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Washington Spencerville Korean Missionaries See God’s Leading in The Congo

Story by Charles Yang
Published 8/25/11

In February 13 high school and college students answered God’s call and volunteered to go on a mission trip to Congo. With about three months to prepare, there was a lot to do. We put together the evangelism programs, practiced children’s stories, song, and collected presents for the children in Congo. In addition, we organized events such as children’s banquet and Mother’s Day banquet to raise funds for the trip and met three times a week to read the Spirit of Prophecy together. Since the mission trip was at the end of the school year, some missionaries chose to miss their graduation ceremonies while others worked to finish their final exams just before the trip.

God saw the dedicated young people and showed us miracles even before arriving in Congo. When all of the presents, medicine, evangelism tools and materials and personal bags were packed, there were total of 40 bags—26 of them were the largest traveling bags—but when we arrived at the airport, we were told that we could only take half of them and that we would be charged a penalty for the rest of the bags. God heard our fervent prayers, and within an hour, He softened the attendants’ hearts and doubled the blessing by lifting all restriction on the number of bags and maximum weight allowed.

The road to Congo was far and difficult. We were on the plane for 18 hours and switched planes twice and waited a total of 10 hours. Once we arrived in Uganda’s Entebe airport, we drove to the border of Congo for eight hours, and from there, we drove on an unpaved road for seven hours to our destination, Butembo. During the three days of travel to the destination, we were once held in the immigration office, and our tire blew out in the middle of the night in front of the military camp where it gets dangerous at night. Since the roads were unpaved, the car ride felt like riding a roller coaster, and some of the missionaries had breathing problems due to the dust rising from the dirt road. Some suffered diarrhea. But praise the Lord, every morning God helped us to wake up to fulfill our goal! Congo was an unfamiliar environment at first, without the convenience of abundant water or electricity, but it was a time where we experienced and communicated with our living God.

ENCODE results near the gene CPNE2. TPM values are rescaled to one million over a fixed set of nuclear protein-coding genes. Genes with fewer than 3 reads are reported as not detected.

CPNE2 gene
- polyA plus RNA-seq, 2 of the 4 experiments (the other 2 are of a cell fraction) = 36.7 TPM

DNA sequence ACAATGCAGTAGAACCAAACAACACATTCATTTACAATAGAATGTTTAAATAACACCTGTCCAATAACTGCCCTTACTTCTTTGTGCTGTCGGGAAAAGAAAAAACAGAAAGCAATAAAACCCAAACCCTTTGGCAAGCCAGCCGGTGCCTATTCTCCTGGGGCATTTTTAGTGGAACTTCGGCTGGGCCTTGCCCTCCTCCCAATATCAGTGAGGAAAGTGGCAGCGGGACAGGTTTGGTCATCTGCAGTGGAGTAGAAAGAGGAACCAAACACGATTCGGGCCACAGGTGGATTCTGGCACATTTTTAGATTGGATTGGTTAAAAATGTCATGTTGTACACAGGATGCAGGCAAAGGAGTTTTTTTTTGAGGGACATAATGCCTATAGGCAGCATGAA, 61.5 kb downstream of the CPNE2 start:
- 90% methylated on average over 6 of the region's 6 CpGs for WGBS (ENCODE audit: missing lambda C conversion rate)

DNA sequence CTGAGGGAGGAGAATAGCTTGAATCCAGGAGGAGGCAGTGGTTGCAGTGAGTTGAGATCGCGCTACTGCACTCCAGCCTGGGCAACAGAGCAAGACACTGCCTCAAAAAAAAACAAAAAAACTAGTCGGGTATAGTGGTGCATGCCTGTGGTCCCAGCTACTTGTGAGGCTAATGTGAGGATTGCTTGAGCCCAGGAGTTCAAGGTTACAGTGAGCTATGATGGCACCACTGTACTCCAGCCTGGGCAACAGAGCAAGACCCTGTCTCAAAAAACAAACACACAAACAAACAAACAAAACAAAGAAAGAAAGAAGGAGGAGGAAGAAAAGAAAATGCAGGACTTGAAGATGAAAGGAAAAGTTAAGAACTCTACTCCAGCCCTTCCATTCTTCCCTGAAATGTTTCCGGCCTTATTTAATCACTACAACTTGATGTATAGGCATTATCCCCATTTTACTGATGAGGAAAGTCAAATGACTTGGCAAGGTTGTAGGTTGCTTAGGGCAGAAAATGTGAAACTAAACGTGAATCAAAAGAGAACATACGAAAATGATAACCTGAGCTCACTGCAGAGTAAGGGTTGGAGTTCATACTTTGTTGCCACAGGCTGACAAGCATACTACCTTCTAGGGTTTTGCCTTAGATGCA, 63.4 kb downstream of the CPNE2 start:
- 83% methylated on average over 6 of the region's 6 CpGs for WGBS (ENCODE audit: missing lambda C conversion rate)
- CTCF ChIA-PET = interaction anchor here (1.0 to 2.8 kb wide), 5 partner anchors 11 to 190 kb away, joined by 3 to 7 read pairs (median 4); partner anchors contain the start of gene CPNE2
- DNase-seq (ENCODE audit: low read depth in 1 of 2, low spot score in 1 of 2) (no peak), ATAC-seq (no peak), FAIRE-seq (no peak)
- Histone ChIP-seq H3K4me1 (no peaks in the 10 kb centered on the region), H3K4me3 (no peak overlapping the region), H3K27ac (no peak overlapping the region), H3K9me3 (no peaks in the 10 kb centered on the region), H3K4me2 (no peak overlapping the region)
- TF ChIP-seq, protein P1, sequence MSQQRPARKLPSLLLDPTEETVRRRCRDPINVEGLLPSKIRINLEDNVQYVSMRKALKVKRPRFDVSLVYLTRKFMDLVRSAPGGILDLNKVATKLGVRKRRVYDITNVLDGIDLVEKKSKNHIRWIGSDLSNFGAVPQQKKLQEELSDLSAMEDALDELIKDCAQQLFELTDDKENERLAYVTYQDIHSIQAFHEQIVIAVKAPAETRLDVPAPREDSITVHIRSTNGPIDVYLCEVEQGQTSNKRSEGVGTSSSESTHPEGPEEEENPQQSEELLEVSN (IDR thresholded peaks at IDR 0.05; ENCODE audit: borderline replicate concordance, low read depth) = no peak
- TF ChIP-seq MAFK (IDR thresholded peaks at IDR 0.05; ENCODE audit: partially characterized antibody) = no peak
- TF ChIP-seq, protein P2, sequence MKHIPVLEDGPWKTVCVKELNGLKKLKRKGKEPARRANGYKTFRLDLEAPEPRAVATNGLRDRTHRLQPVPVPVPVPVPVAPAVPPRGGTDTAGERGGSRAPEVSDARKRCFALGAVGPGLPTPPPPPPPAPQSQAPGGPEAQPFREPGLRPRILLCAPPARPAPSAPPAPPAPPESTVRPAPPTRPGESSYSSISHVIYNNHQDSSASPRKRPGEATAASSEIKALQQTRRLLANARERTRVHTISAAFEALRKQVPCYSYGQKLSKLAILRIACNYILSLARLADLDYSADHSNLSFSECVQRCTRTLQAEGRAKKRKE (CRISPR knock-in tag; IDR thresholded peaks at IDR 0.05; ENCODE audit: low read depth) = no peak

The purpose of the mission trip was to re-visit Washington-Spencerville Korean Seventh-Adventist church’s’ 26 sister churches established two years ago and to give encouragement and build stronger relationships, as well as to lead a children and youth evangelism program to plant seeds of faith in the young people’s hearts. We visited a different church in the morning and held meetings for children and youth in the afternoon. The difficulty of visiting 26 different churches and schools on unpaved roads in a week is hard to imagine unless one has experienced it. Even the pastor who has lived in Congo for two years said he was exhausted and wanted to just stop at times. One can imagine how tiring it must have been for the young missionaries. Even in the unfavorable conditions and grueling schedule, there weren’t even the smallest disagreements, and we fasted and prayed for each other when some of the members fell sick and consoled and encouraged one another. Every morning we were ready to spread His word with joyful hearts.